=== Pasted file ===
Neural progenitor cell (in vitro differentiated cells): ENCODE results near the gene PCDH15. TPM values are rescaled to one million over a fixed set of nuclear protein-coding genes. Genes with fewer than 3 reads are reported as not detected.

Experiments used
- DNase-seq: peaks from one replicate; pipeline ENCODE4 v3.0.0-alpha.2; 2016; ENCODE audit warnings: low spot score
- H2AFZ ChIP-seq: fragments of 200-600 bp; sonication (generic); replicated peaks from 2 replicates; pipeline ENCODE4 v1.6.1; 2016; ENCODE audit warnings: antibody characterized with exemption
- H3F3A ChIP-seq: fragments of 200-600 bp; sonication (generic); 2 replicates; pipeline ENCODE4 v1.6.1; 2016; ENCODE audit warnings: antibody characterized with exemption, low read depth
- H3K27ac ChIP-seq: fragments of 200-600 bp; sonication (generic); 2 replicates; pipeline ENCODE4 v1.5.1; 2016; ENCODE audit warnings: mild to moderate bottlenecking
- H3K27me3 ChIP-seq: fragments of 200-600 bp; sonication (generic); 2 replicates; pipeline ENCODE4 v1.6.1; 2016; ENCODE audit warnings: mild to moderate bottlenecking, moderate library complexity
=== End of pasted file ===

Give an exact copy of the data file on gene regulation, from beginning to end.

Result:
Neural progenitor cell (in vitro differentiated cells): ENCODE results near the gene PCDH15. TPM values are rescaled to one million over a fixed set of nuclear protein-coding genes. Genes with fewer than 3 reads are reported as not detected.

Experiments used
- DNase-seq: peaks from one replicate; pipeline ENCODE4 v3.0.0-alpha.2; 2016; ENCODE audit warnings: low spot score
- H2AFZ ChIP-seq: fragments of 200-600 bp; sonication (generic); replicated peaks from 2 replicates; pipeline ENCODE4 v1.6.1; 2016; ENCODE audit warnings: antibody characterized with exemption
- H3F3A ChIP-seq: fragments of 200-600 bp; sonication (generic); 2 replicates; pipeline ENCODE4 v1.6.1; 2016; ENCODE audit warnings: antibody characterized with exemption, low read depth
- H3K27ac ChIP-seq: fragments of 200-600 bp; sonication (generic); 2 replicates; pipeline ENCODE4 v1.5.1; 2016; ENCODE audit warnings: mild to moderate bottlenecking
- H3K27me3 ChIP-seq: fragments of 200-600 bp; sonication (generic); 2 replicates; pipeline ENCODE4 v1.6.1; 2016; ENCODE audit warnings: mild to moderate bottlenecking, moderate library complexity